Another potential application of communication to drive consumer behavioral change us that of labeling products. In the Rethinking Consumption report, research undertaken by the Regeneration Roadmap revealed that 40% of consumers across six national markets (Brazil, China, Germany, India, UK and US) look to certification seals or labels on product packaging as the most trusted source of information about whether a product is environmentally and socially responsible (BBMG, 2012). Some global examples to follow.
The Rainforest Alliance seal promotes collective action for people and nature. It amplifies and reinforces the beneficial impacts of responsible choices, from farms and forests all the way to the supermarket check-out. The seal allows consumers to recognize and choose products that contribute toward a better future for people and planet.
The new seal (since September 2020) will replace the current Rainforest Alliance Certified seal and the UTZ label, but there will be a period when all three seals will be visible in the market.
The seal means that the certified product or ingredient was produced using methods that support the three pillars of sustainability: social, economic, and environmental. Independent, third-party auditors—critical to the integrity of any certification program—evaluate farmers against requirements in all three areas before awarding or renewing certification.
Its mission is to connect disadvantaged farmers and workers with consumers, promote fairer trading conditions and empower farmers and workers to combat poverty, strengthen their position and take more control over their lives. Fairtrade sets social, economic and environmental standards for both companies and the farmers and workers who grow the food we love. There are over 1.66 million farmers and workers in 1,411 producer organisations across the Fairtrade system.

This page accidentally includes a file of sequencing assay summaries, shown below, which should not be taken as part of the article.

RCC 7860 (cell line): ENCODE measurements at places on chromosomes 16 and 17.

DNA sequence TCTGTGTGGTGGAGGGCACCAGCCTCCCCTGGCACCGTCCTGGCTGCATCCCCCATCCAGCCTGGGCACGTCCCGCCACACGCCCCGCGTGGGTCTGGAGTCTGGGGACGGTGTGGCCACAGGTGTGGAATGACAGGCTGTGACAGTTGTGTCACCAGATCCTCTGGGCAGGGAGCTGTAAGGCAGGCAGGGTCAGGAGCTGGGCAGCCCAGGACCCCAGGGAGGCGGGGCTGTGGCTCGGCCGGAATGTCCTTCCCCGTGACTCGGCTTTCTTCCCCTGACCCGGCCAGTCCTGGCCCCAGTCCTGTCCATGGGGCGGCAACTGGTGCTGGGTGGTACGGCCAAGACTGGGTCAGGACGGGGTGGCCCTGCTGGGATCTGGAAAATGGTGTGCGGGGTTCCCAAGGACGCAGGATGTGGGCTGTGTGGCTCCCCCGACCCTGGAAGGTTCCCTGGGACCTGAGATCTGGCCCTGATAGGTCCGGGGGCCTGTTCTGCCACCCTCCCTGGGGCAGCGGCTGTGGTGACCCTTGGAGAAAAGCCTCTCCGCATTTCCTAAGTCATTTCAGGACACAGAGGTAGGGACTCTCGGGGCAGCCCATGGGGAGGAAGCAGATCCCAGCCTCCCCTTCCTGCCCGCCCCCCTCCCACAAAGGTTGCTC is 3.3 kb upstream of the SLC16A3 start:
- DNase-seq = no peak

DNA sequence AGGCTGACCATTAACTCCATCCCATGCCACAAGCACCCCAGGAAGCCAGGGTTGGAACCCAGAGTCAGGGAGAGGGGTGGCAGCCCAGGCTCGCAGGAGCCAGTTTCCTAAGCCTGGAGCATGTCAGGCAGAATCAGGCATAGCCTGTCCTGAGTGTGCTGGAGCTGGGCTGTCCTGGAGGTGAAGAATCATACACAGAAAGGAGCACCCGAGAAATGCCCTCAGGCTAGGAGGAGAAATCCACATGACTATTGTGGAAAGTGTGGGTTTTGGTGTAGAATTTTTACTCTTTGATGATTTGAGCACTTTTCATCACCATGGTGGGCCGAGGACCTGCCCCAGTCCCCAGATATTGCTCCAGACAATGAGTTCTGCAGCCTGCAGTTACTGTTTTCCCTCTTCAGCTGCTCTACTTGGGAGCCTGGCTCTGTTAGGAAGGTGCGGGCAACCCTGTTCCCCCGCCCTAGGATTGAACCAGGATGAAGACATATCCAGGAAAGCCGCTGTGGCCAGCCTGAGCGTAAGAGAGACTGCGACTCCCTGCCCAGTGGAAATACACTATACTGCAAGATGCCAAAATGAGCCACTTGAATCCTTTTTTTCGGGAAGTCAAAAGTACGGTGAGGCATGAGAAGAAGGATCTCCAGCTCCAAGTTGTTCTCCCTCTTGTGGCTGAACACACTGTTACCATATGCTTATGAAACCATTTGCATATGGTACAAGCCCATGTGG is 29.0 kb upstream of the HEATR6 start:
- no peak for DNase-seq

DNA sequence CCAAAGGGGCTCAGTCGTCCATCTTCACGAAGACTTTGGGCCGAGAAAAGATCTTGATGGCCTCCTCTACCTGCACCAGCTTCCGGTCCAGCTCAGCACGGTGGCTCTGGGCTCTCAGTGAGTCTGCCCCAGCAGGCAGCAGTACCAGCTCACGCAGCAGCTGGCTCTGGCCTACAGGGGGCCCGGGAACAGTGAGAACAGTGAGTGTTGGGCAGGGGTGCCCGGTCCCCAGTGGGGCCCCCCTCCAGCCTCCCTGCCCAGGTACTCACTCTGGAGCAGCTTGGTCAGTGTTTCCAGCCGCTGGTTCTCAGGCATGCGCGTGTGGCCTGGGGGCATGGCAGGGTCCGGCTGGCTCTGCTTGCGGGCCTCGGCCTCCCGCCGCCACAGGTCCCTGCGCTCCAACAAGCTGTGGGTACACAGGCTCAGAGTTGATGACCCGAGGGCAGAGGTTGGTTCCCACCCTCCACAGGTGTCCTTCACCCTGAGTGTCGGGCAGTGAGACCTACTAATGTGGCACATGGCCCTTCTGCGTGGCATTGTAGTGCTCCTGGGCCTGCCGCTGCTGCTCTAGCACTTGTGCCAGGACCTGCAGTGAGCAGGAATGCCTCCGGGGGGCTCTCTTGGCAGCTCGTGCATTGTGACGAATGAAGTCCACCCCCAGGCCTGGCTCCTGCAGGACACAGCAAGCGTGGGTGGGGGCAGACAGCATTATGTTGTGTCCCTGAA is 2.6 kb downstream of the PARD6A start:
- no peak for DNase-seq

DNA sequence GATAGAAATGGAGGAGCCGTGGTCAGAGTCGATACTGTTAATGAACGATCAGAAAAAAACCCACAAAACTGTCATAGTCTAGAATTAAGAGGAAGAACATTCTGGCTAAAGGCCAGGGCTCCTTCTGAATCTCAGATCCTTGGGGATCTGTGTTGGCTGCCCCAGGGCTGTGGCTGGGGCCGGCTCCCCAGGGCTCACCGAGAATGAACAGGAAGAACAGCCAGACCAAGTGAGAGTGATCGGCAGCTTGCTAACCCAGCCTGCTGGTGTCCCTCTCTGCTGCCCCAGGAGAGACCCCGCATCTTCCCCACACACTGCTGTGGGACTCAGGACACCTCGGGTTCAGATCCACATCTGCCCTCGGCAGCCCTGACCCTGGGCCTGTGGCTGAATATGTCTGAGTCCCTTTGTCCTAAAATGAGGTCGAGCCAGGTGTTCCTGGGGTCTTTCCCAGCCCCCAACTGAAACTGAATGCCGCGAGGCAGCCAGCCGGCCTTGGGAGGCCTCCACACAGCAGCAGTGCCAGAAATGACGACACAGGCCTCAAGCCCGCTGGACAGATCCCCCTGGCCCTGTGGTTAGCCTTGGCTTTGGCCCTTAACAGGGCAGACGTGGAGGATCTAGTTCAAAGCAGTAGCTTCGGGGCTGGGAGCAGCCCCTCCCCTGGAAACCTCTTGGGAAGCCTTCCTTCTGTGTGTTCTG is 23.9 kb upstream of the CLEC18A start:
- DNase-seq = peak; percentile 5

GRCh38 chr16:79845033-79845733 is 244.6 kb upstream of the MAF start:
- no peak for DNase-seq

The farmers are independently checked to ensure that their standards have been met by the farmers, workers and companies that are part of products’ supply chains. And in order to reassure consumers that this has happened, the use of the FAIRTRADE Mark is used on products and packaging to signal this.
One key requirement that sets the Leaping Bunny Program apart from other cruelty-free certification programs is that companies must annually recommit to remain free of animal testing at all stages of product development. List of companies that recommitted (and didn’t) is updated weekly.
The Leaping Bunny Program provides the best assurance that a product is free of animal testing. In order to become Leaping Bunny certified, brands must comply with requirements in place that go beyond current laws. Specifically, companies must:
This certification’s requirements include ingredients, ingredient suppliers, formulations, and finished products. PETA has a dedicated team of scientists, regulatory specialists, and lawyers working together to end the use of tests on animals worldwide. They work directly with companies’ CEOs, management teams, research and development specialists, and global sustainability officers to ensure that all the information that we receive is 100% accurate and complete, from the top down.
Companies may be certified by PETA under one of two designations:
A non-profit organization that recognizes and rewards efforts to protect oceans and safeguard seafood supplies for the future.
MSC’s sustainability claim is the MSC Fisheries Standard. To be sold with the MSC label, seafood must come from a fishery certified to the standard. Every business along an MSC certified seafood supply chain must comply with the MSC Chain of Custody Standard, ensuring that MSC labelled seafood can be traced back to a sustainably managed certified fishery.
MSC certification requires fisheries to ensure that environmental impacts are minimized and that fish stocks are effectively managed and sustainable.